So, you’re headed to New Orleans for a vacation. I’ve never been there myself, but I’ve seen some movies, read a lot about it, and I order the N’awlins Skillet at Applebee’s all the time. Here are some things you’re going to want to know.
There’s this one area of New Orleans where they’ve created a street canal filled with
bourbon. This was done to celebrate the the patron saint of New Orleans, “Mardi Gras.” Mardi was French, born on a Tuesday, and was very fat. The Greeks called him “Bacchus,” but the French had to make up their own name for him (they do that). Every year, people from all over the world come to New Orleans on Mardi Gras’ birthday, drink from the street of bourbon, and wear masks so their bosses won’t recognize their pictures that will end up on Facebook and Twitter.
New Orleans is also the only man-made island-city in the continental US. It is surrounded by a lake, a river, and the ocean. Since it’s below sea level, they had to build a giant wall (called a levee) around the city to keep the water out, otherwise, the water would seep in and seriously dilute the bourbon canal. The wall also helps keep the alligators out. They’re very thick in some places, and they live in swampy areas called “Bayous,” where it’s hard to distinguish between land and water. Despite the gator danger, some brave locals like to take their boats out into the water to go fishing. Sometimes folks fall in, at which point, they’re pretty much gator food. “Bye, you” (Bayou) is about the only thing left to say at this point. Late at night, if you listen carefully, you can hear the ghostly cries of the souls lost to the Bayou: “Aiyeeeeeeee!”
Some of the best music in the world comes from New Orleans. It’s a wonderfully inclusive musical culture. At any given moment, any old anybody can start a parade just by blowing on a trumpet. They even have a very “special” kind of musical parade reserved just for second chair band students. They call these groups “second line,” and they’re just so cute. Whenever I hear the second line, I just wanna reach out and squeeze some cheeks and say “Keep trying! You’ll make it to the first line soon!” There’s also Cajun music, which is good for dancing and storytelling, though it’s hard to understand the words, so I’m not entirely sure about the storytelling part. Zydeco music is a little like Cajun music, only faster, and they borrow some of the off-duty second line drummers and saxophonists to fill out the sound a bit. It’s still hard to understand all the words.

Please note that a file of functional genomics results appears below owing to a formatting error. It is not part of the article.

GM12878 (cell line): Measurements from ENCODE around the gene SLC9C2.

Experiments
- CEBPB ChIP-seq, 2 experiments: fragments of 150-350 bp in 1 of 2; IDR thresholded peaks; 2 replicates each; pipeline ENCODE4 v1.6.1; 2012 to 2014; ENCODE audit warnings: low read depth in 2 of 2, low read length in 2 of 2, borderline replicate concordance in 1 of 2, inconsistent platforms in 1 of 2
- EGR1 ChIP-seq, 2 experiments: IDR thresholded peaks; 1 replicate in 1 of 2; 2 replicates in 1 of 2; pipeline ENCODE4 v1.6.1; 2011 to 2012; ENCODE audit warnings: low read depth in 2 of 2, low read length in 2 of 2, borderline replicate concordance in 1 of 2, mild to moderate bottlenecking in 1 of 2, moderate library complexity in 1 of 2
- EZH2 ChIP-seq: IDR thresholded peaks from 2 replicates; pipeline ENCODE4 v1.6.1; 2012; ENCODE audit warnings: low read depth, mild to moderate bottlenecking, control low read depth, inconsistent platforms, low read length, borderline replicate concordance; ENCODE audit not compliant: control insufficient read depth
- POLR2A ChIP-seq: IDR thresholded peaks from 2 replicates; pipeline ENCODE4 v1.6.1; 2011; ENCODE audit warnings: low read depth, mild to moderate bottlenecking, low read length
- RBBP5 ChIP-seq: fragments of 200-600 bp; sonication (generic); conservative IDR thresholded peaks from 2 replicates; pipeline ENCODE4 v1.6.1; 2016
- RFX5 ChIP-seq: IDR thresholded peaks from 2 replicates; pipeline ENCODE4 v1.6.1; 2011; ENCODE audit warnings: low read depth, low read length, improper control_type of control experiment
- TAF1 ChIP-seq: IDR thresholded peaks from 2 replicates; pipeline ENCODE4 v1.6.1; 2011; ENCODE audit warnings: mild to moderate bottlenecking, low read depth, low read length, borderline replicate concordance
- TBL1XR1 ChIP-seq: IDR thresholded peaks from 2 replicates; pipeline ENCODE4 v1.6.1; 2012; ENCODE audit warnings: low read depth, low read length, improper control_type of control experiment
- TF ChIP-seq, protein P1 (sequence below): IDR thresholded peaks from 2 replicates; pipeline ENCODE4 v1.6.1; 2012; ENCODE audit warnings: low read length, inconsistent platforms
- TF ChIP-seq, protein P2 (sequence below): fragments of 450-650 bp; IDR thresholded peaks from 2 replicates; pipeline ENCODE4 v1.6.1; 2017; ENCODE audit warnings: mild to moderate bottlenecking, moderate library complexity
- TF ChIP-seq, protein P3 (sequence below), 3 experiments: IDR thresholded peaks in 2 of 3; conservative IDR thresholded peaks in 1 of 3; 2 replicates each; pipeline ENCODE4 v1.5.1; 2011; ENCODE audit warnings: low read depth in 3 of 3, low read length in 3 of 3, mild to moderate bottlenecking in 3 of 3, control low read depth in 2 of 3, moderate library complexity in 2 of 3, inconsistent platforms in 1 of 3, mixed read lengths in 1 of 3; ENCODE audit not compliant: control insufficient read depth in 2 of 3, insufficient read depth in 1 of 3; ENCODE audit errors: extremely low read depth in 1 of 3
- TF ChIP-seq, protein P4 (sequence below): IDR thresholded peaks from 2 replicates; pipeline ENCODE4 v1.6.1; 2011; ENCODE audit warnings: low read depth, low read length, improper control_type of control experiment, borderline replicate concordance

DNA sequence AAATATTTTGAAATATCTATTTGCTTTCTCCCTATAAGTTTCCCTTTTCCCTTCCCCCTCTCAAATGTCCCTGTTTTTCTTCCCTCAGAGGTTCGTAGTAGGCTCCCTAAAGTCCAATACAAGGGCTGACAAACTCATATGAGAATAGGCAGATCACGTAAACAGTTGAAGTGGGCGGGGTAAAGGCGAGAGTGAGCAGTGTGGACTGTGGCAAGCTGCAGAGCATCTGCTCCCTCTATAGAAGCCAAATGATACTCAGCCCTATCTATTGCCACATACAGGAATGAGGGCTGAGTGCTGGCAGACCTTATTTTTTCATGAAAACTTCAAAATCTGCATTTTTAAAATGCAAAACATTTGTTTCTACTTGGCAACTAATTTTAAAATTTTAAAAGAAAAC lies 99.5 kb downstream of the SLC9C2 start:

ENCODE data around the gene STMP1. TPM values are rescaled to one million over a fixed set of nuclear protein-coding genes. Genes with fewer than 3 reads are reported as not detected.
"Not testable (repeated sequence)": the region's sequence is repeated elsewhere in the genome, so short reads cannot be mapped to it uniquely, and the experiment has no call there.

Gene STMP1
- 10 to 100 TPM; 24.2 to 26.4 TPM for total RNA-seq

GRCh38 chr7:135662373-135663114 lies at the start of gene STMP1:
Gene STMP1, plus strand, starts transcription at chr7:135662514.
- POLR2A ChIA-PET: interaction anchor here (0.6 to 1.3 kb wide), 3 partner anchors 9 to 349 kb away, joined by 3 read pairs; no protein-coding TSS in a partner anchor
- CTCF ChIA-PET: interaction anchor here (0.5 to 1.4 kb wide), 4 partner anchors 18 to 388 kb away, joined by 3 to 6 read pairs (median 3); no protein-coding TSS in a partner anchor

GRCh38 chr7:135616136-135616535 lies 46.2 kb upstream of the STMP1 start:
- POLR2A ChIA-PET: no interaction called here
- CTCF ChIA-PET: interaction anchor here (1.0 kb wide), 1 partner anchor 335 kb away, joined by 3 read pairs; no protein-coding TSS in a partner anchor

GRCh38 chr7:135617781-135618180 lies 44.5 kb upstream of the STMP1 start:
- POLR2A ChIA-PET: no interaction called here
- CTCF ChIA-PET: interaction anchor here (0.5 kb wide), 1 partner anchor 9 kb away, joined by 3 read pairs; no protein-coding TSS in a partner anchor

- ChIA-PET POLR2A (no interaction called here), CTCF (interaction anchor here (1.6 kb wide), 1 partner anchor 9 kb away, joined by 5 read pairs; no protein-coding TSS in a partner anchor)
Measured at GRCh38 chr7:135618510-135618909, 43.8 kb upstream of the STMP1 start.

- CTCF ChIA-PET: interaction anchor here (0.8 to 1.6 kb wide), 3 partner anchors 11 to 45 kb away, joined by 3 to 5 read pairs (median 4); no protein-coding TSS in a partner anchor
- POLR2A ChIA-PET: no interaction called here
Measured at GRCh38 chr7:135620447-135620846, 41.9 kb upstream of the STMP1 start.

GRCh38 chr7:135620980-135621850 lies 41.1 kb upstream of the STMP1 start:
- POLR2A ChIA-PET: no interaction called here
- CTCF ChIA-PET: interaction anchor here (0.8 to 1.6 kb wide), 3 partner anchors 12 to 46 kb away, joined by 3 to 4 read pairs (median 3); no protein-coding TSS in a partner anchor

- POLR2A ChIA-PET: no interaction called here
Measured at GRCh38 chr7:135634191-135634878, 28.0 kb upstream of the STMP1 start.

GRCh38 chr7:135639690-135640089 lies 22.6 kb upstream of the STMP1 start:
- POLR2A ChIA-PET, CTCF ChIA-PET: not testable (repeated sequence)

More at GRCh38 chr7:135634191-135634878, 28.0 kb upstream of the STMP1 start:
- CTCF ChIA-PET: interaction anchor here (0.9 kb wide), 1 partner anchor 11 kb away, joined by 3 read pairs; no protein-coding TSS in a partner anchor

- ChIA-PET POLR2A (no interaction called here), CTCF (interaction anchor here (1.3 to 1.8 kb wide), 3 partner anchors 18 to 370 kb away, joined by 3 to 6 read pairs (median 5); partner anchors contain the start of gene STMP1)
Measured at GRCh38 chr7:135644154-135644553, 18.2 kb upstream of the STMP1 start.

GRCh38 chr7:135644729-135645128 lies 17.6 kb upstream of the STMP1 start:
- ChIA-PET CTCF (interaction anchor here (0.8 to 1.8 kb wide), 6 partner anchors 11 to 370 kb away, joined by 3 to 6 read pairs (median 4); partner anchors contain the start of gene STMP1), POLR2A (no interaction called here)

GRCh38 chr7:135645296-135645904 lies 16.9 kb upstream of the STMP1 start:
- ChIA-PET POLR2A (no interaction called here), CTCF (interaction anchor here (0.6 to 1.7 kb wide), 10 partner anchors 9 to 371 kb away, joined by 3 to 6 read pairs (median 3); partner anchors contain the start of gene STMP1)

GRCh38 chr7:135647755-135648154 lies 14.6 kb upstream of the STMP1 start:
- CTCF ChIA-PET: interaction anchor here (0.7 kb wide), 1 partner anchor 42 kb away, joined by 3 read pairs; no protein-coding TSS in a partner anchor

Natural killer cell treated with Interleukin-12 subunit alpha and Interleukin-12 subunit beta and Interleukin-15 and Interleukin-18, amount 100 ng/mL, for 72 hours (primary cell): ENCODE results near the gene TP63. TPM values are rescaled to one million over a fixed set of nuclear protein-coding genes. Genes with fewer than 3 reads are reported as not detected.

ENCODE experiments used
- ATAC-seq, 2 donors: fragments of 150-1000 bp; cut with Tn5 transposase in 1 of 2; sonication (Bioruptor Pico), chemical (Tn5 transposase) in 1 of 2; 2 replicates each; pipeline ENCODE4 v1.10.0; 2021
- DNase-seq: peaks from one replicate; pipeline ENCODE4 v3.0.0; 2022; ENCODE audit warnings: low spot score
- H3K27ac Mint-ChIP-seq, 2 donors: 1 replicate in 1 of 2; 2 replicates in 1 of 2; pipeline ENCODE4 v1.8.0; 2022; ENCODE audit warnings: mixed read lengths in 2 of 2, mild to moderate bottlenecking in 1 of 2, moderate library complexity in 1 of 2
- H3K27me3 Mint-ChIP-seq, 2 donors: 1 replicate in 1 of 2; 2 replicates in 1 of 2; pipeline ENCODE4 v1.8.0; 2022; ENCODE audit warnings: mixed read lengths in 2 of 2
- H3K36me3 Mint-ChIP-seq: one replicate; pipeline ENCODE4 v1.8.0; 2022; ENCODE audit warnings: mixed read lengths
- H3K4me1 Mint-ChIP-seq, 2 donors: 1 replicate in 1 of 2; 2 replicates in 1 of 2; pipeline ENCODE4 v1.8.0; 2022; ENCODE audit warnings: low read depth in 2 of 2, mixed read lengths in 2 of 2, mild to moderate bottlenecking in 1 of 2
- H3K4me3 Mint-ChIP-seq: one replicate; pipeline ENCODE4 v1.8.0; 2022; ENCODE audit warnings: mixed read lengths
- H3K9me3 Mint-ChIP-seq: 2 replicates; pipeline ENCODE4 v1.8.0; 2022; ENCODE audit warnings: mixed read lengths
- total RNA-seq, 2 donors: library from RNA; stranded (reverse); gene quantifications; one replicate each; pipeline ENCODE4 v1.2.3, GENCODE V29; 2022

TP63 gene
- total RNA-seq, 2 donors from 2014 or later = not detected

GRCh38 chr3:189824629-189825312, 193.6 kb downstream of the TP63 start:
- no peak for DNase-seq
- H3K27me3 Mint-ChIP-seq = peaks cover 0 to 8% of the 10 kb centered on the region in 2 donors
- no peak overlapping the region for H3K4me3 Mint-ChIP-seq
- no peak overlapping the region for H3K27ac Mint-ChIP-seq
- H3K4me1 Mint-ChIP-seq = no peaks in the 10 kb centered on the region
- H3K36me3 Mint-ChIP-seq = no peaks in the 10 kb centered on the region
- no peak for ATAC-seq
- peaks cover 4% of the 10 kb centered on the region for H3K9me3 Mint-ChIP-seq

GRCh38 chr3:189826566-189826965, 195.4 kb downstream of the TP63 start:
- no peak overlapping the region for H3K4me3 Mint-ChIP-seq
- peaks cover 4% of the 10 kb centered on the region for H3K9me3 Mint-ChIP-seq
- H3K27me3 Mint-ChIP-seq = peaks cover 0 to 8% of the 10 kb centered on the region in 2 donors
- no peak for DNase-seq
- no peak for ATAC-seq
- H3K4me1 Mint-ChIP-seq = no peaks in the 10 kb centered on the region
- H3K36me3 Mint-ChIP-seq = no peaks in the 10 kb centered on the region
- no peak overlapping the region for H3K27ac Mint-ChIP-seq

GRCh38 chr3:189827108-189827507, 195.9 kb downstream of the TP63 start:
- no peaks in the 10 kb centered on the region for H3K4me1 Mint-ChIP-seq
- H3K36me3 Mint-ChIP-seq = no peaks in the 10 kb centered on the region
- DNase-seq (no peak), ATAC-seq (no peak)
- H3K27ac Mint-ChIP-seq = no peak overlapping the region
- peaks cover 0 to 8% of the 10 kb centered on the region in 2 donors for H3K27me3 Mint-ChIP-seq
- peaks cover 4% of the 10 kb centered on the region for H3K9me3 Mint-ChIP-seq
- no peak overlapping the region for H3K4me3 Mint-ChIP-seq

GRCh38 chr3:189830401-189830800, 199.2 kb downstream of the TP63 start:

You’ll want to know about the Cajun people when you visit New Orleans, as well. The Cajuns are basically French Canadians who left Canada in search of decent spicy Mexican food. They got in their boats, and ended up at the end of the Mississippi River (New Orleans). There, they discovered crawdads, shrimp, turtle, and even some alligator, mixed it with Mexican spices, and created many wonderful new Cajun dishes: gumbo, jambalaya, red beans and rice. My favorite is “Étouff, eh?” This genre of food is also referred to as “French-Mex.”
The New Orleans healthcare system consists solely of shamans and psychics. In fact, the head of the New Orleans Medical Association is a rather famous shaman-psychic: Miss Cleo.
She rose to power with a welcoming open-door policy which allows her patients to call her 24/7, 365 days a year. Despite no documented cases of actual medical, psychic, emotional, or other assistance, Miss Cleo continued to rise in popularity, and cared for a good number of Jimi Hendrix’s “Voodoo Children.” Miss Cleo later moved to Seattle and took up acting, but her legacy remains. The Voodoo Children remain in New Orleans, and many have opened their own private “medical offices.”
I hope this has been a helpful summary of New Orleans for you. In closing, my Bibliography:
- Easy Rider, the movie
- Applebee’s N’awlins Skillet, menu description
- The internet
- That one song about the Bayou they play on Sesame Street
- A strange dream I had after buying a sparkly red accordion from a neighbor’s yard sale.